Sin has ugly consequences that we often don’t experience until we begin to fight them. Sin is the fruit of some underlying idol. This has always been the case. God created Adam and Eve to worship and serve him, as well as to rule over creation (Gen. 1:26-28). But the consequence of the fall was to reverse the created order. Rather than serve God, men served themselves. Tim Keller says,
Instead of being God’s vice-regents, ruling over creation, now creation masters us. We are now subject to decay and disease and disaster. The final proof of this is death itself. We live for our own glory by toiling in the dust, but eventually we return to the dust—the dust “wins” (Gen 3:17–19).
We also need to recognize that we are always worshiping something. If we are not worshiping God, we are worshiping ourselves, someone else, or something else. We are created to worship God, but sin causes us to worship everything except God.
Since we must worship something we create miniature gods (idols) for ourselves to worship. Something else Keller points out is that worship is always connected to service. We cannot worship something without also serving it. We begin to devote ourselves to the object of our worship.
The idol occupies our thoughts when we lie down and when we wake up. When we worship our career, spouse, or reputation those pursuits start to define who we are. We give all of ourselves to the pursuit of our idols. They become precious to us.
This also works with our worship of God. When we worship God we become more like him. We cannot define ourselves apart from him and a progressive change begins to take place.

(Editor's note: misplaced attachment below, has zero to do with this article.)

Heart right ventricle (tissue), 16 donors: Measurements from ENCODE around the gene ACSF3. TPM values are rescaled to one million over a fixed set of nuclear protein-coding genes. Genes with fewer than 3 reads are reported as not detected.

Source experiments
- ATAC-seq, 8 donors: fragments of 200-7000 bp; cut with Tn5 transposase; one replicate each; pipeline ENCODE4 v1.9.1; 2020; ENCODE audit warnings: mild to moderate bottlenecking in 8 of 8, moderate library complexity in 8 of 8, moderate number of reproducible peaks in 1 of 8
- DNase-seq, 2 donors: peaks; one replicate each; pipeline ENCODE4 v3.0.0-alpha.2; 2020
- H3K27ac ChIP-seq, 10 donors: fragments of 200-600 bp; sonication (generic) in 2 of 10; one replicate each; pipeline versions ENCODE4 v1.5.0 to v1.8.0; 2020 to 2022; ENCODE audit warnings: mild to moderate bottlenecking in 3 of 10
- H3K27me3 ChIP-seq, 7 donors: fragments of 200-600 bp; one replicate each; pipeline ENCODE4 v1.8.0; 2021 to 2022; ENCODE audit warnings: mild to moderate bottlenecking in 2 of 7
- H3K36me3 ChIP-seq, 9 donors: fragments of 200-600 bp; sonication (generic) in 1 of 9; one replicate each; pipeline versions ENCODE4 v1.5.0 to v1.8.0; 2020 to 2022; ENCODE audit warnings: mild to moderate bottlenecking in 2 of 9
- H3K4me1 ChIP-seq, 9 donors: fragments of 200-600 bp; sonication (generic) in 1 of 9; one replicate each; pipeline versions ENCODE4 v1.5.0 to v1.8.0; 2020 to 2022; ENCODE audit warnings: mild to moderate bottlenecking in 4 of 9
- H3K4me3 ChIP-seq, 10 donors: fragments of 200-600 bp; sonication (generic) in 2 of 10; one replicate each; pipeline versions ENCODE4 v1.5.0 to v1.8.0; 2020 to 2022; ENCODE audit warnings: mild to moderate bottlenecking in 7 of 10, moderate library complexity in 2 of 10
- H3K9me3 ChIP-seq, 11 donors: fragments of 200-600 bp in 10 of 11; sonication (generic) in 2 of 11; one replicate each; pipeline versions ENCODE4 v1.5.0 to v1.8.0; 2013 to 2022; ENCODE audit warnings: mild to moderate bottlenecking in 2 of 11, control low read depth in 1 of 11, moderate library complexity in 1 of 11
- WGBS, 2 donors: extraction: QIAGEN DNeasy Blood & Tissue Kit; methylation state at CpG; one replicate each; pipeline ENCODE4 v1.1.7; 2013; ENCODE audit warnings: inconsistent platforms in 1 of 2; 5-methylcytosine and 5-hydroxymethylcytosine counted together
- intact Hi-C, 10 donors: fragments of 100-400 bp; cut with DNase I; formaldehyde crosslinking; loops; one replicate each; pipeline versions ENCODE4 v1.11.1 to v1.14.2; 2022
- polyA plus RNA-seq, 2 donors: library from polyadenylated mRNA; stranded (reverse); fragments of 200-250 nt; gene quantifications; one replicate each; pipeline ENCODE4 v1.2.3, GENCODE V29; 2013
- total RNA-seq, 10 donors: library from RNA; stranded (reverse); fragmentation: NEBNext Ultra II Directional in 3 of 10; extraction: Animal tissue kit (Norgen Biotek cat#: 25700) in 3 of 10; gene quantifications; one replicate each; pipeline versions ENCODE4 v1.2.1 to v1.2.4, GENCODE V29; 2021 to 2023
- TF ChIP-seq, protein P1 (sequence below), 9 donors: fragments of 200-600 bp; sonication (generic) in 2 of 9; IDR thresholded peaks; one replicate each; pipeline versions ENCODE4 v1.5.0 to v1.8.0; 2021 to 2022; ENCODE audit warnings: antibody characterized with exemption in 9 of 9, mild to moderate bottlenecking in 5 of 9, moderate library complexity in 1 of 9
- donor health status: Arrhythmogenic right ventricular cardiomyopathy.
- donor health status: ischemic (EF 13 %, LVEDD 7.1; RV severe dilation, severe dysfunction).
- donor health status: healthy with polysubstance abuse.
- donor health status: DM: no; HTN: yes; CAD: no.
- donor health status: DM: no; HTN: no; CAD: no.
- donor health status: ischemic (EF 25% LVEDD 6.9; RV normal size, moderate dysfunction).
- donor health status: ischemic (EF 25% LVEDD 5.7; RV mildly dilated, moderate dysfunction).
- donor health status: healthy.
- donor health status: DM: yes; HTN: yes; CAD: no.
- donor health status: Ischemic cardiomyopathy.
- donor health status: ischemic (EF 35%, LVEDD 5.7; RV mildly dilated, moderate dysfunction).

One of my favorite pictures of all of this is found in The Voyage of the Dawn Treader, by C.S. Lewis. Eustace, who is Lucy and Edmund’s cousin, is a spoiled and greedy boy who continually complains. He finds himself in Narnia aboard the Dawn Treader along with the normal crew.
At one of several stops made by the ship, Eustace wanders away from everyone else and finds a cave where he sees a dragon die. When Eustace enters the cave he realizes he is surrounded by treasure. He immediately begins contemplating how he can get all of this treasure onto the ship without anyone else noticing (as he has no intention of sharing).
However, upon getting lost in his thoughts, Eustace falls asleep laying down on top of his treasure. When he wakes up, he discovers that he has turned into a dragon. He has his treasure, but he’s completely alone and miserable.
Later on, at a time when Eustace is particularly vulnerable, Aslan (Christ) appears and leads Eustace to a well with marble steps. Eustace describes the experience:
The water was as clear as anything and I thought if I could get in there and bathe it would ease the pain in my leg. but the lion told me I must undress first. Mind you, I don’t know if he said any words out loud or not.
I was just going to say that I couldn’t undress because I hadn’t any clothes on when I suddenly thought that dragons are snaky sort of things and snakes can cast their skins. Oh, of course, thought I, that’s what the lion means. So I started scratching myself and my scales began coming off all over the place. And then I scratched a little deeper and , instead of just scales coming off here and there, my whole skin started peeling off beautifully, like it does after an illness, or as if I was a banana. In a minute or two I just stepped out of it. I could see it lying there beside me, looking rather nasty. It was a most lovely feeling. So I started to go down into the well for my bathe.